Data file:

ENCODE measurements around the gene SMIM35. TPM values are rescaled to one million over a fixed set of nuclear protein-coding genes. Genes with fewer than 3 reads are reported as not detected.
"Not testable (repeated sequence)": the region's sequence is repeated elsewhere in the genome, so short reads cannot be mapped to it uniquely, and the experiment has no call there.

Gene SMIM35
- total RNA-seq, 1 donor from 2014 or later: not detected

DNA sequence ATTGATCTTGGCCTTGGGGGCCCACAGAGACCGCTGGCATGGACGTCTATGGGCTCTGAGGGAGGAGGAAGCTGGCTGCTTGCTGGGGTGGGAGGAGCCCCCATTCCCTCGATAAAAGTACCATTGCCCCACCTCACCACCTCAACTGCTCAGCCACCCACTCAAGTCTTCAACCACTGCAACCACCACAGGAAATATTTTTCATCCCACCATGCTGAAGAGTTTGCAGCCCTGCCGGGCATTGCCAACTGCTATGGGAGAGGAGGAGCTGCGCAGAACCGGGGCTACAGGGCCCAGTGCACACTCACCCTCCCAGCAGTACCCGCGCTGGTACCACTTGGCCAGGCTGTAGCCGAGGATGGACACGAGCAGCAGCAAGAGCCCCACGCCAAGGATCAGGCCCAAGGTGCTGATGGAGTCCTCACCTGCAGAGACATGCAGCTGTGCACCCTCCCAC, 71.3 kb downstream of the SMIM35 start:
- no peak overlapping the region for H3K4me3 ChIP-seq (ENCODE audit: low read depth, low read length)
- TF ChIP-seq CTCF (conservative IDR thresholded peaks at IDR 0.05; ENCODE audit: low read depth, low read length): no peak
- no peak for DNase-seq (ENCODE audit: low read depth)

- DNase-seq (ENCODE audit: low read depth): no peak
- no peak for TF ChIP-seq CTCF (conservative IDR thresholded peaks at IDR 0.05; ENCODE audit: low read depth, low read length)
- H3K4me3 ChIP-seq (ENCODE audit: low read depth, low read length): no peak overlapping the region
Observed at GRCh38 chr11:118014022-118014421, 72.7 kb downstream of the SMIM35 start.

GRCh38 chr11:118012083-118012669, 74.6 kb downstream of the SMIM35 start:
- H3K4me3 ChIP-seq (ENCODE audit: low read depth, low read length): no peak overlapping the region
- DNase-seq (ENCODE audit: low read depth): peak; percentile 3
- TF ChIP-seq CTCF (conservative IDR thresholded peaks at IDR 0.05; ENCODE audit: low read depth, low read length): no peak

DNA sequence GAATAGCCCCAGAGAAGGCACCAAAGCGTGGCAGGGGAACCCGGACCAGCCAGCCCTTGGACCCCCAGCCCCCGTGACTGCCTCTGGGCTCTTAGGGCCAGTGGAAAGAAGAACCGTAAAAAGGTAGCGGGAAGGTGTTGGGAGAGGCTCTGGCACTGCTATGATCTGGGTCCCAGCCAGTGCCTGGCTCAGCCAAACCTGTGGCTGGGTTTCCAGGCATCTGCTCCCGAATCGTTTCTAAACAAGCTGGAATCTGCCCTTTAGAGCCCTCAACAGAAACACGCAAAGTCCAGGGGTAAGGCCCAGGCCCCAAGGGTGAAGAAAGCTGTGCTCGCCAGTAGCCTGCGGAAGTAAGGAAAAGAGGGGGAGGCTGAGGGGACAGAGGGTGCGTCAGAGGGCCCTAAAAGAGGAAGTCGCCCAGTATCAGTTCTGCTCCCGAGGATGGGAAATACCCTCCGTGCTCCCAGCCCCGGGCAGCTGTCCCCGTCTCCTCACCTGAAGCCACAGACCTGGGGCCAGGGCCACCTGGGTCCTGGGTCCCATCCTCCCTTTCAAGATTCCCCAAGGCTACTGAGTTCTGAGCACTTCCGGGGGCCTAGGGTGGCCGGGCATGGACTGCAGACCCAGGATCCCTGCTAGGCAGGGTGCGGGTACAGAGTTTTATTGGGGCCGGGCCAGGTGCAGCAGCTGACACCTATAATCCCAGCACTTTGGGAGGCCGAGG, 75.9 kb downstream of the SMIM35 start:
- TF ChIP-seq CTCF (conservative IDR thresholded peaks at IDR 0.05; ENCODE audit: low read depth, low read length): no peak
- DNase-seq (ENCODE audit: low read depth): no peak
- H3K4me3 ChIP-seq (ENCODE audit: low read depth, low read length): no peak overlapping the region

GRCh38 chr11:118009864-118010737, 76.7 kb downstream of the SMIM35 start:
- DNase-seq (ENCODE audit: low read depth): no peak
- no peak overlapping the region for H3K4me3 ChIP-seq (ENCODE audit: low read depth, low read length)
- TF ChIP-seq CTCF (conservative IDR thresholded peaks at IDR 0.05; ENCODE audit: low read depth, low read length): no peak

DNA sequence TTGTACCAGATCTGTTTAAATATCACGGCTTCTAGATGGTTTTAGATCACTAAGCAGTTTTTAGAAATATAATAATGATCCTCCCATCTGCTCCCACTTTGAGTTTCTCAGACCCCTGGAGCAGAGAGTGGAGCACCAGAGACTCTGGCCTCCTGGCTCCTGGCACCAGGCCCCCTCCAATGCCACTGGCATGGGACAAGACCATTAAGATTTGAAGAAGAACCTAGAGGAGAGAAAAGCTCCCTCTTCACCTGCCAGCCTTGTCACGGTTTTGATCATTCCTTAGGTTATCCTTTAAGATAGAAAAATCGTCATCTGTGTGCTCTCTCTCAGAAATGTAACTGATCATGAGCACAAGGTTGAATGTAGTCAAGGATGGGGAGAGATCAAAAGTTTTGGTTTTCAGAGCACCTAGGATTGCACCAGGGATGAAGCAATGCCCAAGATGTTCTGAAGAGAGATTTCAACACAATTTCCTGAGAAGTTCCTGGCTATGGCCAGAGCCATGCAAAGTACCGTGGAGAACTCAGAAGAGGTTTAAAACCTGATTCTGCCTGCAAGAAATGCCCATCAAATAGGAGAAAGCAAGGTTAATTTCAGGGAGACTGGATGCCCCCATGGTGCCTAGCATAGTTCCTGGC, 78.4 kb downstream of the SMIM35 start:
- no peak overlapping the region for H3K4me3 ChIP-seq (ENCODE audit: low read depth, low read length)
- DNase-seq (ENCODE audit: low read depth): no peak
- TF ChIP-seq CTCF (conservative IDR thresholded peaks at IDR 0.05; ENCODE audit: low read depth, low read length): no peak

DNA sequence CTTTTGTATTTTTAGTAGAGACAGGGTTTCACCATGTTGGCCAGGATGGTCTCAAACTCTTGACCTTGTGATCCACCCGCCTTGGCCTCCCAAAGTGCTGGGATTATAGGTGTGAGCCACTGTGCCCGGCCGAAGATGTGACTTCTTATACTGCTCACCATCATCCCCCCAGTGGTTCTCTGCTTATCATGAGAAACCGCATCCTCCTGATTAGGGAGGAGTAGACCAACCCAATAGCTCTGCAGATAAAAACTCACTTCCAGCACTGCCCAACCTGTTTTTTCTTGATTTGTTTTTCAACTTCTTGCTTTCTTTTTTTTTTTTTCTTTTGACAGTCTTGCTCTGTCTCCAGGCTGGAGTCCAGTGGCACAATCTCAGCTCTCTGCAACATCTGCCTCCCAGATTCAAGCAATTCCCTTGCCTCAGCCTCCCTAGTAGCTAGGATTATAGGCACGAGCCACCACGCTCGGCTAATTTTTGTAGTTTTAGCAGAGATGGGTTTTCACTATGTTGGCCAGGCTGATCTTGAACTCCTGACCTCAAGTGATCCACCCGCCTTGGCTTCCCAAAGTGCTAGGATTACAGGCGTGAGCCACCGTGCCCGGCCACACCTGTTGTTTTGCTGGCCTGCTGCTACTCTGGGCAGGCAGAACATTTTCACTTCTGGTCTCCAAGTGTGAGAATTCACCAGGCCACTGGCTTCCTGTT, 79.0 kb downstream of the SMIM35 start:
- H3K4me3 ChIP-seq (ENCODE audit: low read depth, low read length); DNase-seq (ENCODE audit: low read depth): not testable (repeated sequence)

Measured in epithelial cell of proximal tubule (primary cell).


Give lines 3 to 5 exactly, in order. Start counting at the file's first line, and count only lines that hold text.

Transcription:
Gene SMIM35
- total RNA-seq, 1 donor from 2014 or later: not detected

DNA sequence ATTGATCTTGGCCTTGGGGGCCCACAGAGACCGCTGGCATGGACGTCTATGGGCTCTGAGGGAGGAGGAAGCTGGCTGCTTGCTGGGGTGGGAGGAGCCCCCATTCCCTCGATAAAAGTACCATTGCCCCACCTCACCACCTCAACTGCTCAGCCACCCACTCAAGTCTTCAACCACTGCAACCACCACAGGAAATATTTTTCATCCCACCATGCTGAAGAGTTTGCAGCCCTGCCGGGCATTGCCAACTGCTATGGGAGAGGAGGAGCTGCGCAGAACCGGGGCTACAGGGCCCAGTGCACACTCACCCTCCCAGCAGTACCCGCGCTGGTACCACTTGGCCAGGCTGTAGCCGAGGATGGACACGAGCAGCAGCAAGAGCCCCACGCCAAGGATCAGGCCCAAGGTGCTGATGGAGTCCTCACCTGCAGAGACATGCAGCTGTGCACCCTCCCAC, 71.3 kb downstream of the SMIM35 start: